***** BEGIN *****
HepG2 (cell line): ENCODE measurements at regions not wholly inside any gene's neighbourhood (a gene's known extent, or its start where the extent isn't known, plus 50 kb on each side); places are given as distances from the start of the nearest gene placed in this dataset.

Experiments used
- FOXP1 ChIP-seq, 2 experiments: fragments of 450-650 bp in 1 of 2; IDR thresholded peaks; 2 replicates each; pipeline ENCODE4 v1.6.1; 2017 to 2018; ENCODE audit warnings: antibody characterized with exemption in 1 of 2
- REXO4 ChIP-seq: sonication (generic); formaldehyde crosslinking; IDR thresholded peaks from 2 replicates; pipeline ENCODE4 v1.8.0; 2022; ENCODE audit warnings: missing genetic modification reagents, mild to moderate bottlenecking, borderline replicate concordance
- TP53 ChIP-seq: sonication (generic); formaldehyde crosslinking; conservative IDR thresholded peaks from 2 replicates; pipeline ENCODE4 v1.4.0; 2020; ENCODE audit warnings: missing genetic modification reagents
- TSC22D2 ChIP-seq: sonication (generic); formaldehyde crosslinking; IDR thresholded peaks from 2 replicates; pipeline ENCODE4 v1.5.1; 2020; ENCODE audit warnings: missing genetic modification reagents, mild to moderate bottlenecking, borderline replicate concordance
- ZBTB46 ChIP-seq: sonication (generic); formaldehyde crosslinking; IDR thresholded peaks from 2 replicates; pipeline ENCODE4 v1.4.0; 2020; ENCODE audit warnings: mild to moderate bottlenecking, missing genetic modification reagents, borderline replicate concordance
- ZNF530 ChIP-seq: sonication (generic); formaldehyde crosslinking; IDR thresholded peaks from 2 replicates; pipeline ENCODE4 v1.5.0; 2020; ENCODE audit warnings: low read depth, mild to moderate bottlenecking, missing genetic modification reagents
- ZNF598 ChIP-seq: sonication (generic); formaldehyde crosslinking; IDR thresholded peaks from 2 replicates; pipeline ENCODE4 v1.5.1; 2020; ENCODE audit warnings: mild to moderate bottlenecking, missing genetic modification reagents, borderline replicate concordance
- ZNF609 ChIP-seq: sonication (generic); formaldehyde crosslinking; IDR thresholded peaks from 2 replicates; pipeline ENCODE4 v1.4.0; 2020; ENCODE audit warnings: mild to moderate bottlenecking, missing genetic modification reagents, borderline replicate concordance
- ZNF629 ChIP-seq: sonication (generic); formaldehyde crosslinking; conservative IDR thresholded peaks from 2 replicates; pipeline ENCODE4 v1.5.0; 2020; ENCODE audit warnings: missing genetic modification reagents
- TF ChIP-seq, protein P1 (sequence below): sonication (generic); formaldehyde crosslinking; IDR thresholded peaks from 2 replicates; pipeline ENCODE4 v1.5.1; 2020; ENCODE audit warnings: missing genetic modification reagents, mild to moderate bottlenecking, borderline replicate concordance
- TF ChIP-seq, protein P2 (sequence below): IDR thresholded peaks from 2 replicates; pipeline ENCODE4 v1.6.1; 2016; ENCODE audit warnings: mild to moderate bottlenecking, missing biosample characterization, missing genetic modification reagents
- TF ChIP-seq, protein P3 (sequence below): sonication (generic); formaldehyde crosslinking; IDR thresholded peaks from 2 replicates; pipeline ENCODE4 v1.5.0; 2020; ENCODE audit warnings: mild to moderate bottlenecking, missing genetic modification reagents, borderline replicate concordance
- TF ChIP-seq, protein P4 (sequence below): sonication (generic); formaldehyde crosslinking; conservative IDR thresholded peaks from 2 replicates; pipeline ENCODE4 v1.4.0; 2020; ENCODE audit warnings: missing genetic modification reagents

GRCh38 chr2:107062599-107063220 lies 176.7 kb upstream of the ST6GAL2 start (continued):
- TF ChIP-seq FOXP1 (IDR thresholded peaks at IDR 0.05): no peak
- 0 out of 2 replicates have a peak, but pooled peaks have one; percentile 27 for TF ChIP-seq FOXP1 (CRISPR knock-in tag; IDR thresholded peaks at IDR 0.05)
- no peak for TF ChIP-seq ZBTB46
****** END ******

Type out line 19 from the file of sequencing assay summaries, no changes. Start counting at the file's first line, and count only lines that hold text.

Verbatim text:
- no peak for TF ChIP-seq ZBTB46